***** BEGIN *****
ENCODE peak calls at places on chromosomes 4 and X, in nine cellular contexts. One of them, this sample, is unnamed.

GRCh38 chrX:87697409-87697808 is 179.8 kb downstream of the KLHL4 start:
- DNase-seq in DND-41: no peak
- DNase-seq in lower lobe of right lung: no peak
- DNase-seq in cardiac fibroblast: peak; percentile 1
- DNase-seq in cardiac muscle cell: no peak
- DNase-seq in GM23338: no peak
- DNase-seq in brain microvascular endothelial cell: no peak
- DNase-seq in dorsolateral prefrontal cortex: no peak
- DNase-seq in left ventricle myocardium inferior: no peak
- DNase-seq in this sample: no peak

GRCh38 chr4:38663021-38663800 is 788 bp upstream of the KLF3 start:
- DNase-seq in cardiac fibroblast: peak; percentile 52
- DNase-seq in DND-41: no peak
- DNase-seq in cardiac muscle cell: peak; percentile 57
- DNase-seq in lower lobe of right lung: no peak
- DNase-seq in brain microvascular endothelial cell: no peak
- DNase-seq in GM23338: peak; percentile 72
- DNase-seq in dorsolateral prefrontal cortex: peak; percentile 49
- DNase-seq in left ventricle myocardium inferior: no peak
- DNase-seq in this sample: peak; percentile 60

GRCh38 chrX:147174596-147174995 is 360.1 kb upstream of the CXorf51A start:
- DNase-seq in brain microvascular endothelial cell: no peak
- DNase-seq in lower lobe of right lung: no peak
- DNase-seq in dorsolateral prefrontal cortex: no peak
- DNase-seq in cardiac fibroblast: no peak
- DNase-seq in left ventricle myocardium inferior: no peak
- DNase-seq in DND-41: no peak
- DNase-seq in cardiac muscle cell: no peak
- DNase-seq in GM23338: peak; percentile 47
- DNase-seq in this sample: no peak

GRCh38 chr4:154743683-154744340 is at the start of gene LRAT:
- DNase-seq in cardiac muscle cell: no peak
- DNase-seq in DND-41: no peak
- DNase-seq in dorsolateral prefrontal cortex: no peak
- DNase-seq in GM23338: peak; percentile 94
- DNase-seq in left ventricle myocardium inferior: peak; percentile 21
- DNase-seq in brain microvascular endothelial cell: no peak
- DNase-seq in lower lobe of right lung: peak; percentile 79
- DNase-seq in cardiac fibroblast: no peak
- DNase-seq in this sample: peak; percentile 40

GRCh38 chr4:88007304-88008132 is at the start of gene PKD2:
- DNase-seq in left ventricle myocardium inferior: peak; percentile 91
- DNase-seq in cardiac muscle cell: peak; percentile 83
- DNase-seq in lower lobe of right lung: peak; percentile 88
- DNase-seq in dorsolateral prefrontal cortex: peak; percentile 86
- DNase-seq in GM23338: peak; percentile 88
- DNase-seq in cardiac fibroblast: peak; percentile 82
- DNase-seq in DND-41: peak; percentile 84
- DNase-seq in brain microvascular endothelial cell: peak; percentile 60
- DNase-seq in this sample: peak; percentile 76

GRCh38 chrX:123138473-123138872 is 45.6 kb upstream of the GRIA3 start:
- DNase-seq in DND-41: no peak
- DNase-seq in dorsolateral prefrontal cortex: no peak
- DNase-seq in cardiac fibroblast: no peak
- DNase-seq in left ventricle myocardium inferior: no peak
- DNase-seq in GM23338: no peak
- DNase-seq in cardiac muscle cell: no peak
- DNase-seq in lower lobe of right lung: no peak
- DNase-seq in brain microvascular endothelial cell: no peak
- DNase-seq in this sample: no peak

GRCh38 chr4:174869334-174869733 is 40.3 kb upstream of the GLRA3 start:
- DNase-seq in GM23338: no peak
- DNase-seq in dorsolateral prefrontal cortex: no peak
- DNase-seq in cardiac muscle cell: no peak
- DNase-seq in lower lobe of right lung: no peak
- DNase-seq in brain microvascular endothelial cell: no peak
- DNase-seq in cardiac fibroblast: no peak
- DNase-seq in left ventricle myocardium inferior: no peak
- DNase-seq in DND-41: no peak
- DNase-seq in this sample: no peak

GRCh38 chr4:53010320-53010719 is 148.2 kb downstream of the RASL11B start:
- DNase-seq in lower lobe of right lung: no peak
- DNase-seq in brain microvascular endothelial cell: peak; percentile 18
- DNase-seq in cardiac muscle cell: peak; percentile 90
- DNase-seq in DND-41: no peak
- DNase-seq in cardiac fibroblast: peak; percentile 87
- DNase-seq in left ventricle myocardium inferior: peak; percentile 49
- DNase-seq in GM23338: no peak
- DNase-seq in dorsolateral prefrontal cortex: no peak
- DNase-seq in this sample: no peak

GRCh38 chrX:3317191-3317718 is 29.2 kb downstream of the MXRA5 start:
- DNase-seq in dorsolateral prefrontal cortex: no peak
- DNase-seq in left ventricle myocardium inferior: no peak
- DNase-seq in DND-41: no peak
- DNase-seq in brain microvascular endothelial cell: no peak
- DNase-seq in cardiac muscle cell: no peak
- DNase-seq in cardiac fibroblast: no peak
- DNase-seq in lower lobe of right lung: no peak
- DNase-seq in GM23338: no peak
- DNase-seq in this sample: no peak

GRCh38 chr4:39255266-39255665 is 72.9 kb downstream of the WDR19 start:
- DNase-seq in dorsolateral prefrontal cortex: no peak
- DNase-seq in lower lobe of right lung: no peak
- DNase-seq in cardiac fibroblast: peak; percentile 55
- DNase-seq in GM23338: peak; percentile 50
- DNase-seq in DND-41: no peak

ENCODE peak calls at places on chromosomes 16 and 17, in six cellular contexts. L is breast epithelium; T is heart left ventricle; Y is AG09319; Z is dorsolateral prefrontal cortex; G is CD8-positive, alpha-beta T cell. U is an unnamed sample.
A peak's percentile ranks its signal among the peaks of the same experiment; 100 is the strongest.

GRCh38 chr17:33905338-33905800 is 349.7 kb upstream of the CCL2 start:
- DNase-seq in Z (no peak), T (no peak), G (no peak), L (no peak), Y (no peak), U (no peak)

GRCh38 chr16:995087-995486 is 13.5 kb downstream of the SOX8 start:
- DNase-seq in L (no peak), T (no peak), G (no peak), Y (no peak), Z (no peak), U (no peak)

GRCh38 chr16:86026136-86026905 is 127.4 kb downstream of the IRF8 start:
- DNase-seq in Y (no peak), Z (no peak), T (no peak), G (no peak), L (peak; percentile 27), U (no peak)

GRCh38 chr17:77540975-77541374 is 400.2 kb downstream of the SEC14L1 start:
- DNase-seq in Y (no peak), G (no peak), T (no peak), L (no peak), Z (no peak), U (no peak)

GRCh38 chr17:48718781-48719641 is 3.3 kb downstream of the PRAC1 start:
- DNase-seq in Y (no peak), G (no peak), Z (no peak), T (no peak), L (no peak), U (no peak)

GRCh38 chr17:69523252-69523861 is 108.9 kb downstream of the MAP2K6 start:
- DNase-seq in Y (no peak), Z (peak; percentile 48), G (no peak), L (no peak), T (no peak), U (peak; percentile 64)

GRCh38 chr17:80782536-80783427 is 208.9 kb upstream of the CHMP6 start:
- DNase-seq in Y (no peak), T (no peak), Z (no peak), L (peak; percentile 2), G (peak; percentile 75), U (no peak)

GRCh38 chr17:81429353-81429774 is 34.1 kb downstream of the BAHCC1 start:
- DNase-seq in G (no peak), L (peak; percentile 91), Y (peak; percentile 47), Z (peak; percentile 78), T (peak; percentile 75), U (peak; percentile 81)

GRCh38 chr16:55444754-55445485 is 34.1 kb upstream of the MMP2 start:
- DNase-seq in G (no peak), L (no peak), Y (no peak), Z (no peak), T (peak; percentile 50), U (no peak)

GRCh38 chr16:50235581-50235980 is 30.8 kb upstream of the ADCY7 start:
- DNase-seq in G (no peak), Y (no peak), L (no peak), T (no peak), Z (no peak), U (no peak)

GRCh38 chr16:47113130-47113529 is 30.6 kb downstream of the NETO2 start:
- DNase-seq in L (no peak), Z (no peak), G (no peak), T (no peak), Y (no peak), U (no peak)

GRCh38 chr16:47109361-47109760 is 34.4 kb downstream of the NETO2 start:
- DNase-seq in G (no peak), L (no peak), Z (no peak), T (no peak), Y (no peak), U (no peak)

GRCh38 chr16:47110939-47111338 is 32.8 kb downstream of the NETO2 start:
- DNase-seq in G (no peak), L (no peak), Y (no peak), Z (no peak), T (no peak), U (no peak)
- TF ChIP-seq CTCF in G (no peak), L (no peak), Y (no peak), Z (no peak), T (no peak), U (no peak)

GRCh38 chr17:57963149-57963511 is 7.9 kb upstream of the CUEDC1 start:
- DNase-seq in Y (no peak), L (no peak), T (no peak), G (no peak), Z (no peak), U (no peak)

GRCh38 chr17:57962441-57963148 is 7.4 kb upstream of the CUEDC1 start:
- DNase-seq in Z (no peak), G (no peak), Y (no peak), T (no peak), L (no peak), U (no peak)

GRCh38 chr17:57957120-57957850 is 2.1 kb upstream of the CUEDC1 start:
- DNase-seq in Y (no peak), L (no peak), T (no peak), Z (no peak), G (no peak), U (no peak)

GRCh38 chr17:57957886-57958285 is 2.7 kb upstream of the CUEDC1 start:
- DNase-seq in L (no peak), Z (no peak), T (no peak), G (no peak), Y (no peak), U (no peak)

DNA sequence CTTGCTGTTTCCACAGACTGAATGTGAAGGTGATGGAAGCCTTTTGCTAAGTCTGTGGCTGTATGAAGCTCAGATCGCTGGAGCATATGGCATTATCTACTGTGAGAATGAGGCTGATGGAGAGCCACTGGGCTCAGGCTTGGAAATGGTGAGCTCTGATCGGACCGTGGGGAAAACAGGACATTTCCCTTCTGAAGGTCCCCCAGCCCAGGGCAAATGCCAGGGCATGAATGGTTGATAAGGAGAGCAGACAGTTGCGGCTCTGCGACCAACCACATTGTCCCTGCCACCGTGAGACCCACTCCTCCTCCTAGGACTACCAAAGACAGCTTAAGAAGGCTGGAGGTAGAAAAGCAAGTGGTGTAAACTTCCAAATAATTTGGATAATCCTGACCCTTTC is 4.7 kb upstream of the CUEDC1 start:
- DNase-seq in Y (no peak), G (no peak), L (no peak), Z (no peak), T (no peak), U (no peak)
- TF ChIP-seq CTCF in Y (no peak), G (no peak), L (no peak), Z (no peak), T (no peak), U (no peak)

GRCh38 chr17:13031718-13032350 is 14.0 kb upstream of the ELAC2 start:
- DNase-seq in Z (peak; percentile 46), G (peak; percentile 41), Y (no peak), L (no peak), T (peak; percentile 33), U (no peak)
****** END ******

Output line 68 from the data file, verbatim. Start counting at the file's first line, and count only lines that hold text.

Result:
- DNase-seq in cardiac fibroblast: no peak